The fate of St. Joseph’s remains less clear, with Fairview executives talking with a variety of community leaders about plans to convert the campus into permanent housing solutions, outpatient care clinics and potentially a psychiatric hospital that will maintain inpatient capacity.

Hereford said it is difficult for Minnesota to lose its first hospital, which was converted from a school by the Sisters of St. Joseph of Carondelet in 1853 to address a cholera epidemic.

“That is what the community needed at that time,” Hereford said. “Frankly, an inpatient community hospital is not what that community needs now. One of the things that COVID has laid bare is the fact that we are not meeting the needs of that community.”

Infections and hospitalizations for COVID-19 have occurred at higher rates in minority populations, in part due to socioeconomic disparities that put them in more low-income service jobs that increase virus transmission risks. Minorities also have higher rates of chronic diseases such as diabetes that increase the risk of severe COVID-19 illness.

The state on Monday reported three new COVID-19 deaths and 982 infections with the novel coronavirus that causes the disease. The state has reached 2,083 COVID-19 deaths, with more than 80% involving people 70 and older. Minorities make up more than 60% of the COVID-19 deaths involving people 65 and younger.

Fairview is not alone in making cuts in response to COVID-19 — with HealthPartners and Children’s Minnesota announcing downsizing measures this year as well. Fairview had been planning these moves before the pandemic, though.

Fairview merged with HealthEast in 2017 to expand its service area into the East Metro, but took on the money-losing St. Joseph’s in the process as well as Bethesda, which until this spring served as a long-term acute care hospital (LTACH) for people rehabilitating from accidents, addictions and diseases. Losses at St. Joseph’s only deepened when Fairview consolidated mental health services at the hospital.

Fairview also took on ambitious financial obligations in 2019 through its M Health Fairview branding partnership with the University of Minnesota. The health system committed .15% of clinical revenue and a fixed payment of at least $45 million per year to the university and $31 million to the university’s academic physicians group practice, according to financial records.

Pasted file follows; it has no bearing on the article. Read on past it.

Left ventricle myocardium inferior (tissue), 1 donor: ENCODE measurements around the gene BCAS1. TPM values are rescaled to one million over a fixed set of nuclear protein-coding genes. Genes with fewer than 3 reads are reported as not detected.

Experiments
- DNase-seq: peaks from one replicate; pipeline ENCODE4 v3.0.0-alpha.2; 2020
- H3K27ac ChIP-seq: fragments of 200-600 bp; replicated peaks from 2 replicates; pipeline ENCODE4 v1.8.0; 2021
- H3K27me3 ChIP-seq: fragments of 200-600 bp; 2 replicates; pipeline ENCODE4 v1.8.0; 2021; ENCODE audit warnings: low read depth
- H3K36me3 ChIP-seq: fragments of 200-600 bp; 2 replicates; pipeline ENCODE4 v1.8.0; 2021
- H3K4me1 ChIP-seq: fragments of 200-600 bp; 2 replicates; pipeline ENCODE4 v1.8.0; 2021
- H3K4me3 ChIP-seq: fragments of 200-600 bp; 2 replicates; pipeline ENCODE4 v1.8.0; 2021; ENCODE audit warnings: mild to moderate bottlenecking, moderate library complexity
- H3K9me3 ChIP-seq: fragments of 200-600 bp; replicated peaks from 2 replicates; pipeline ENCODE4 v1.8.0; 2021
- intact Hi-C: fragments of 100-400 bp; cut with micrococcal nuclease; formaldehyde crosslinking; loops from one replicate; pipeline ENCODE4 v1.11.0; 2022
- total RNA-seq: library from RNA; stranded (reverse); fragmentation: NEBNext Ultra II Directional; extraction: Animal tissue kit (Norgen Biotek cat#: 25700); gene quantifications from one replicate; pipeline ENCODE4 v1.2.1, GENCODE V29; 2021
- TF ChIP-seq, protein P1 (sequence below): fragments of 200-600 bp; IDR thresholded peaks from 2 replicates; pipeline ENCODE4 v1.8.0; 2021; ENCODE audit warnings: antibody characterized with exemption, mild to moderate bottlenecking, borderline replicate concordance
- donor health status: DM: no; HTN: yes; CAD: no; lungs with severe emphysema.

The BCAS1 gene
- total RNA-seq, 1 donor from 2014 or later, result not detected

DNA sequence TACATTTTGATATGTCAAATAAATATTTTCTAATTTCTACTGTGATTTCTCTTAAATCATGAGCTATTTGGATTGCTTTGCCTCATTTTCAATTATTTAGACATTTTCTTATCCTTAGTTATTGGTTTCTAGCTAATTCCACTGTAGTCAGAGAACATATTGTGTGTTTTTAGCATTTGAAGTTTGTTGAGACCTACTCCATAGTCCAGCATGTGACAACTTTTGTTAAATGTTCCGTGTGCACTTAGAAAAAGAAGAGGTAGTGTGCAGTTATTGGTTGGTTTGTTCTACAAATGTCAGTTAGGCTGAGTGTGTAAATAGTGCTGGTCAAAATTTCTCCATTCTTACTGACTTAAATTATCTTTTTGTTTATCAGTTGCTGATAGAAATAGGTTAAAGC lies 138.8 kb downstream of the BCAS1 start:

Those payments remain in place, with Fairview seeking to build its patient base through its affiliation with the U and its medical expertise.

Fairview had downsized Bethesda to 50 rehab beds earlier this year before expanding it in response to the COVID-19 crisis. Its closure will leave the Twin Cities with one federally designated LTACH — Regency Hospital in Golden Valley — but Hereford said the system will look to provide that level of rehabilitative care at other locations.

Fairview’s plan includes the launch of a new Emergency Psychiatric Assessment, Treatment and Healing (EmPATH) model of mental health care, starting with a new unit at Southdale, designed to prevent mental health crises and reduce the costly overreliance on emergency departments and inpatient beds.

Primary care clinics are being closed in Columbia Heights, Farmington, Hugo, Lino Lakes, Milaca, Pine City, Roseville, Savage and Zimmerman in Minnesota, as well as select sites in Minneapolis, St. Paul and Bloomington. Clinics also will close in Ellsworth and Spring Valley in Wisconsin.

Hospital services are being relocated from St. Joseph’s to St. John’s Hospital in Maplewood, Woodwinds Health Campus and the university medical center.

The exact number of people losing jobs in this process is unclear, despite the plan to cut 900 positions — or nearly 3% of its workforce of 34,000 people. Fairview has 1,200 job vacancies, including 300 nursing positions, so one goal is to transfer as many people into these positions as possible.